Figure 12(b) shows the relative frequency distribution of positional accuracy in the Y-axis direction as shown in Table 4. The class interval is 5 m.

The relative frequency distributions of positional accuracy in simulation and actual measurement match.

Table 5 shows a comparison of the simulation and actual measurement figures for the positional ratio and for the positional accuracy in the X-axis and Y-axis directions at the same UTC times in the case of incoming waves that are (1) direct wave, (2) direct wave combined with reflected wave, (3) direct wave combined with diffracted wave, (4) reflected wave and (5) diffracted wave.

The positional ratio figures in Table 5 are 90% or higher for simulation and actual measurement. This is greatly improved from the positional ratio in Table 4. The reason for this is that the incoming waves of Table 4 have been augmented here by the cases of (3) direct wave combined with diffracted wave, (4) reflected wave and (5) diffracted wave, and the number of positioning satellites has increased as a result. The positional accuracy in Table 5 shows much lower figures than in Table 4. The reason for this can be explained as follows.

Figure 13(a) shows the relative frequency distribution of positional accuracy in the X-axis direction as given in Table 5. The class interval is 5 m. Figure 13(b) shows the relative frequency distribution of positional accuracy in the Y-axis direction as given in Table 5. The class interval is 5 m.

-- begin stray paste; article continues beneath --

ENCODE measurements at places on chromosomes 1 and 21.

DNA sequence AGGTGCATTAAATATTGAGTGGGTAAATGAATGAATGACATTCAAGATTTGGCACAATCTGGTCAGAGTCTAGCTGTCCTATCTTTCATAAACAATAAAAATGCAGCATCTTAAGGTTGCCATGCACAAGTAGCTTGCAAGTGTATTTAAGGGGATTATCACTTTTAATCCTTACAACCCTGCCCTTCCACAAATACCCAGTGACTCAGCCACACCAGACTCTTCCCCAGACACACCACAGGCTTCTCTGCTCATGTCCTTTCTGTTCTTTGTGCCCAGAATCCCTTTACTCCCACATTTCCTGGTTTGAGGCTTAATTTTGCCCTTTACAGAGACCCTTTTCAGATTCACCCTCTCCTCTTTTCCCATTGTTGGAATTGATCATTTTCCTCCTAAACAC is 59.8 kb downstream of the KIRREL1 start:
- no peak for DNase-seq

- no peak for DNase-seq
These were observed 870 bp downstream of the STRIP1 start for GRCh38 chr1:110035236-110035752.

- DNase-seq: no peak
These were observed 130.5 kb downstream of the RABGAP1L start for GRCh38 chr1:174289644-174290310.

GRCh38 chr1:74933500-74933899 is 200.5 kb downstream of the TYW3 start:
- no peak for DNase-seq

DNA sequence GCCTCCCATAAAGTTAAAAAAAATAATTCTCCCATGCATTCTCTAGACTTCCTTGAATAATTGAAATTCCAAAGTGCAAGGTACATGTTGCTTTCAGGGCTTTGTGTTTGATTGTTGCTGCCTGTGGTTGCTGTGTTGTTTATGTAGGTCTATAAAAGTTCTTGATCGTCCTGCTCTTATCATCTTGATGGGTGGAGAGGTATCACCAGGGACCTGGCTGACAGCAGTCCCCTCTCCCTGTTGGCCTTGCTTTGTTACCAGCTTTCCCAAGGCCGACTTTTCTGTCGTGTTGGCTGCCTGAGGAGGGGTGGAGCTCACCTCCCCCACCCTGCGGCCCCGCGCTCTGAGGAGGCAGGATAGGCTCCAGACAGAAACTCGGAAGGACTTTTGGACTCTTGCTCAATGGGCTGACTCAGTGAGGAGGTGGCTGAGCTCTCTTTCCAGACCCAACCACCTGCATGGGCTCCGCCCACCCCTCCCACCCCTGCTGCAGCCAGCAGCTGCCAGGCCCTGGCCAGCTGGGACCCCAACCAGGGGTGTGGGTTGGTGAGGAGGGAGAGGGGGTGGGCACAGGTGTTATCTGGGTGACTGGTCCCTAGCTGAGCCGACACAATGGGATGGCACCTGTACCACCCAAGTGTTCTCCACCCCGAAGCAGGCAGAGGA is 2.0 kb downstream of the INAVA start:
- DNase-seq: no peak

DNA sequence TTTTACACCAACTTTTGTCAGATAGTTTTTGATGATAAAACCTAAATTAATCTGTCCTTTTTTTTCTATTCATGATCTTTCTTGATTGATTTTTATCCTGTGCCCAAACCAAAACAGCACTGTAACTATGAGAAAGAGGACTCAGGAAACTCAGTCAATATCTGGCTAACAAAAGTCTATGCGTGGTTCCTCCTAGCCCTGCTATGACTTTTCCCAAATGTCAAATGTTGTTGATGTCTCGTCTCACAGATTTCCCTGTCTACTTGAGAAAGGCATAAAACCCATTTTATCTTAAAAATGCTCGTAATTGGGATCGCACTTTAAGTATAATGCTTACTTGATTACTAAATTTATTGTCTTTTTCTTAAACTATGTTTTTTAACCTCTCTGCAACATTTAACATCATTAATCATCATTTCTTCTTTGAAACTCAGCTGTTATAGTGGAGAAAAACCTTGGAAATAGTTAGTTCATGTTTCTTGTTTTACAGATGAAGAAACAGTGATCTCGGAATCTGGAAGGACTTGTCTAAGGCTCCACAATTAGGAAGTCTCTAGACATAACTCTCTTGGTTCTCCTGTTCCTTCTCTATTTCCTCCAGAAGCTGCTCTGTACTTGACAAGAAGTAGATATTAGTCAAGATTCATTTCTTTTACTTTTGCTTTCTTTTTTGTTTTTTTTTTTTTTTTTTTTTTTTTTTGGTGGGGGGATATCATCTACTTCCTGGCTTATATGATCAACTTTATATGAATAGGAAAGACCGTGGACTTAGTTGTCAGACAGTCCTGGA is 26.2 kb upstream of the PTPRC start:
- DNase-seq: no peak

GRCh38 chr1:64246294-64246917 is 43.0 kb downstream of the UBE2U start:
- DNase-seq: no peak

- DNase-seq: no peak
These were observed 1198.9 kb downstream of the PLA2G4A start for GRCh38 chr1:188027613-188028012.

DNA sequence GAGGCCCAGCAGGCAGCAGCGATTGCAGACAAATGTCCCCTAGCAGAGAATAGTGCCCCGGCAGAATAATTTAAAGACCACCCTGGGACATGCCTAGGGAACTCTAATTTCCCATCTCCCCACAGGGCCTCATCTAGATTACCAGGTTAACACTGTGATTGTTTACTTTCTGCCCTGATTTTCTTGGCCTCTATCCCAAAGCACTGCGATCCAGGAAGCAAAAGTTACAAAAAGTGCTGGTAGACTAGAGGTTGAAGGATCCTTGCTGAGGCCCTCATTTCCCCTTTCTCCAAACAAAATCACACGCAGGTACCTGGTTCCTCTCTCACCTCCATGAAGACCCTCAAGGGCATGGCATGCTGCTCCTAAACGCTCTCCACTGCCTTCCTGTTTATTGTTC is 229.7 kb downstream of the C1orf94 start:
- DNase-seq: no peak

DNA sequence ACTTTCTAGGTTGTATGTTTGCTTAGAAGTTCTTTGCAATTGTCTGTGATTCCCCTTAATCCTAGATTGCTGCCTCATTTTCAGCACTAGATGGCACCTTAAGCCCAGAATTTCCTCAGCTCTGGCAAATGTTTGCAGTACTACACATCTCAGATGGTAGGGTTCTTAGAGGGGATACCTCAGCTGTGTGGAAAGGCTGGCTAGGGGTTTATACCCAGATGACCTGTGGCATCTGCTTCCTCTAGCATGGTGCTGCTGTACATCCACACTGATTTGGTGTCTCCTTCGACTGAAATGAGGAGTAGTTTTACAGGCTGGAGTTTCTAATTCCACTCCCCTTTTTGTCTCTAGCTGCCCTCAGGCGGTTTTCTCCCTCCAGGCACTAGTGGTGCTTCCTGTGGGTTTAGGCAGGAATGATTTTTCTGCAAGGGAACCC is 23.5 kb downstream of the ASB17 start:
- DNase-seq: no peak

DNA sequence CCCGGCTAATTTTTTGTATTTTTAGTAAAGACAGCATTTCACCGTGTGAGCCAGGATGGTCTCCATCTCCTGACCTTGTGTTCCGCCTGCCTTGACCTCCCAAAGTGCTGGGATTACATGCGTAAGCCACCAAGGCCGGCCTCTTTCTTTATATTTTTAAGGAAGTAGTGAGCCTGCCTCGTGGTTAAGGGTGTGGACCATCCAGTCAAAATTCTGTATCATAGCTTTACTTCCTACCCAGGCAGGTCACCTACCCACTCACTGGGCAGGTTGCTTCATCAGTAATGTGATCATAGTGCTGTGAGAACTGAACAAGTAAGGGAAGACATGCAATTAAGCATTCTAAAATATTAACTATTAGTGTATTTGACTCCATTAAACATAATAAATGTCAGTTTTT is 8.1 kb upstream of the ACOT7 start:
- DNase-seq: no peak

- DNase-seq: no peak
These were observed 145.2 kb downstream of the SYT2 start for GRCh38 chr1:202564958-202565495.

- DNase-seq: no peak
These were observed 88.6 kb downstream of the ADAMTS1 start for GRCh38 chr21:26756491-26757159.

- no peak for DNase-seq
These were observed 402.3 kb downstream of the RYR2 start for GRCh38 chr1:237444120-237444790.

In Fig. 13, the maximum values for the relative frequency distribution in the X-axis and Y-axis directions are smaller than the figures in Fig. 12, and the positional accuracy has diminished. The reason for this is that the incoming waves of Fig. 12 have been augmented here by the cases of (3) direct wave combined with diffracted wave, (4) reflected wave and (5) diffracted wave, and the number of multipath waves has increased as a result.

The reason that the simulation and actual measurement do not match has to do with the difficulty of creating a simulation model for diffracted waves in urban areas.

The creation of a diffracted wave model that incorporates the urban environment exactly requires accurate calculation of the elevation of the edge along the upper part of buildings using 3D maps. It also requires accurate calculation of the length of the path from the edge along the upper part of buildings to the vehicle-mounted GPS receiver on the roadway.

179